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    Actually, this makes much more sense. I wrongly blamed the 80's. It's totally the 90's fault.

    But I still really like the totally clean verse, dirty chorus thing

    I also don't like rolled down dirty tones. I need to install treble bleeds on all my guitars
     
  8. xmd5a

    xmd5a Member

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    When I think about, there are lots of examples of art following technology, rather than the reverse. I think the reason the 80's / 90's did that clean/distortion thing was simply because two channel amps allowed for it and it was a new trick up the sleeve, but people get ear fatigue, the Christians are no longer intimidated, and have co-opted it.

    Another obvious example is all of hip hop owing it's origins to the TR-808, which wasn't meant for hip hop, but ended up defining hip hop. A later trend was synth-rock bands hitting the scene when the microKORG came out in 2002, bands like The Killers, because it was so cheap and light weight. You'd often see the lead singer with it set up beside him on stage. I don't know if that trend has died or not, I don't pay much attention any more.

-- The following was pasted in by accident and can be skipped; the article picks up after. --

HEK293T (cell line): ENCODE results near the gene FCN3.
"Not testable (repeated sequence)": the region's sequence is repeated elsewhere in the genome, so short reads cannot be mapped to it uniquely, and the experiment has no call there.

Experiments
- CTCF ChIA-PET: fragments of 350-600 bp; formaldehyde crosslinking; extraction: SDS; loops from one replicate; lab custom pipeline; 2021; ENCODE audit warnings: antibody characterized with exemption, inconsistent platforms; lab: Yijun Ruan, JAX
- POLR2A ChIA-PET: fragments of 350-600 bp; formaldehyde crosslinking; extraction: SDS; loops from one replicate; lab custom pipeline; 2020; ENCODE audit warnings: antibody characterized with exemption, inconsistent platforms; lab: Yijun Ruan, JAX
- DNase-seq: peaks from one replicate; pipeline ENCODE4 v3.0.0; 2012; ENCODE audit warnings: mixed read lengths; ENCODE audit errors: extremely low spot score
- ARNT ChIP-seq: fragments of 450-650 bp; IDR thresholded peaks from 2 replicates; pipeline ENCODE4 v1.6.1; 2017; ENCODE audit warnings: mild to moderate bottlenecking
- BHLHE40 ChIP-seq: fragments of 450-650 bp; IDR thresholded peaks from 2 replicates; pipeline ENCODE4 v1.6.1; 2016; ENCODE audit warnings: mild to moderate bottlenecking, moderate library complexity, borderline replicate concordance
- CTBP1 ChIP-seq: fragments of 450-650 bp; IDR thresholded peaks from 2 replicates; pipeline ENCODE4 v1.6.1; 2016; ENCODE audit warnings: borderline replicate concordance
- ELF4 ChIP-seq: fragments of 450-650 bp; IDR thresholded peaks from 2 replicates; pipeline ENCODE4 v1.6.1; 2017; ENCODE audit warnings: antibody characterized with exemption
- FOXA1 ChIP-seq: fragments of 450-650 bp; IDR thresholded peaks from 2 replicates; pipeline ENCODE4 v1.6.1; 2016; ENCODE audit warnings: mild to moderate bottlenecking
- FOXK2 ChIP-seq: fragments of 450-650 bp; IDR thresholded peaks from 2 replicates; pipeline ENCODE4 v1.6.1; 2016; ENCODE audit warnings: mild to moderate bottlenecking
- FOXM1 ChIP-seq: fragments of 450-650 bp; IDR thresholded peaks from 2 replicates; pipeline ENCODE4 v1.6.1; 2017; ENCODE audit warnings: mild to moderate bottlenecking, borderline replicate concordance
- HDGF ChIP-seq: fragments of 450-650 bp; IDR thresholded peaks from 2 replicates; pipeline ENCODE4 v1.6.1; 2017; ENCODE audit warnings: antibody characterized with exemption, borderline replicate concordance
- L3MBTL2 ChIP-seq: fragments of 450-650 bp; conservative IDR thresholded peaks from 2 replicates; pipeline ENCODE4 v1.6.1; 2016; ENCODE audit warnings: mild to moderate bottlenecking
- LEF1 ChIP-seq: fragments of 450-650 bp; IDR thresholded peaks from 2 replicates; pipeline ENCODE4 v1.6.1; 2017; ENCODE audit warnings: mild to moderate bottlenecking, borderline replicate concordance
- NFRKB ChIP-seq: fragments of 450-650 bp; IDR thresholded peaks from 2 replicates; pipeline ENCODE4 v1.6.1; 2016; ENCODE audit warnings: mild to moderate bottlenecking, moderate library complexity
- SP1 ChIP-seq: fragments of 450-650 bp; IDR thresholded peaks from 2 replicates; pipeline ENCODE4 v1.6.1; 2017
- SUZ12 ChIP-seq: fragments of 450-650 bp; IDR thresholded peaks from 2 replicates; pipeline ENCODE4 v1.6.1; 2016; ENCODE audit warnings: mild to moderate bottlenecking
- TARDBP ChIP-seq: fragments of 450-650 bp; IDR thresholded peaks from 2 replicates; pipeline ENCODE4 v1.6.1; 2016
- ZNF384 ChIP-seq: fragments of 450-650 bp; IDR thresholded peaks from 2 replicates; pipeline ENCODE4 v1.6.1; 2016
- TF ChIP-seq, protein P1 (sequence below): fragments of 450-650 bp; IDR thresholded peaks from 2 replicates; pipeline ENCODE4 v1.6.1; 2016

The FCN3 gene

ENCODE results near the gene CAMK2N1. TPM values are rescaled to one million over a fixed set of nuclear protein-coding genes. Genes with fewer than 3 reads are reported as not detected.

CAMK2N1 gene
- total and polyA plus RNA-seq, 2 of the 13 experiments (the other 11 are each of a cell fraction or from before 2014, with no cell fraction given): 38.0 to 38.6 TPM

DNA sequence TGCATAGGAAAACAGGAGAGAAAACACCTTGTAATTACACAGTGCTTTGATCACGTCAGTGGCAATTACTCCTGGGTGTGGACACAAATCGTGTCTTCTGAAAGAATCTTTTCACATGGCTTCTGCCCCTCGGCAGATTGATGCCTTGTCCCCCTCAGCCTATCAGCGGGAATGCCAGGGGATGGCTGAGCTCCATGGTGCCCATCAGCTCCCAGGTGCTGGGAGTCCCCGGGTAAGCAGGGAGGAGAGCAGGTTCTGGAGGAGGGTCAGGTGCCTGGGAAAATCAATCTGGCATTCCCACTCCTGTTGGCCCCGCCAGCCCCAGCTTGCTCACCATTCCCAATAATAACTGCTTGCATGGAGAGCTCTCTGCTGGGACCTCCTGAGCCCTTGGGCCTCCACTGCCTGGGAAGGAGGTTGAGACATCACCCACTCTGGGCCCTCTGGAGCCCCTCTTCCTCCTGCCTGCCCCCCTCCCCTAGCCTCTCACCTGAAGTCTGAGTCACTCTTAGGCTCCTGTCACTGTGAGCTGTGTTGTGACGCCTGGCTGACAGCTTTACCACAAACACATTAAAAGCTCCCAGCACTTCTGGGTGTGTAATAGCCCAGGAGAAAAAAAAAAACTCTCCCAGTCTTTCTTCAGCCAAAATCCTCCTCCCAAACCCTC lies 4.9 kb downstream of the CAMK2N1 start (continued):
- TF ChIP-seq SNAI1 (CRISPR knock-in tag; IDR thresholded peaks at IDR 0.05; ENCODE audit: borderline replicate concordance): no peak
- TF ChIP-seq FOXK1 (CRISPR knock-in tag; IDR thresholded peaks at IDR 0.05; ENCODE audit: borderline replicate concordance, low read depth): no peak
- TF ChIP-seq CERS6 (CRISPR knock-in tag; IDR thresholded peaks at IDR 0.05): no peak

9. TreeHugsBam

    TreeHugsBam Member

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    You are more right, again. Technology. The real real reason I like the pristine clean / dirty thing is that I'm a chorus whore. I blame boss.

    Guitar music is dying because a kid today with a $30 no name keyboard from Amazon and a hand me down pc they use for homework anyway has more firepower than entire production studios did not too long ago. If my girls said they're tired of guitar and asked for a dj table, I'd get it for them. Better than them quitting music.

    A lot of the tgp dinosaur crowd find this threatening. nevermind that old fogies before them found electric guitar threatening to their small definition of society
     
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  10. Paul Conway

    Paul Conway Member

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  11. Pointy Headstock

    Pointy Headstock Member

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    I'm going to be the (or one of the) didn't read every previous post guy in this thread. My immediate thoughts:

    * Trends are towards lower wattage amps, smaller cabs, and lower club volumes. The accentuated frequencies from the old days (often from brute force db on the ear drum) aren't the accentuated frequencies of current days.

    * More recent music tends to have loops, samples, keyboards etc that needs space made for it in a mix - especially in the top end.
     
  12. deepcove17

    deepcove17 Supporting Member

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    I grew up playing guitar fun the 80's and 90's when there were plenty of pedals, rack gear and channel switching amps. Playing with the volume / tone knobs was not really required when you could get an assortment of sounds from other aspects of your rig. Also some guitar / amp / pickup combinations respond much better to volume roll back for cleaning up than others...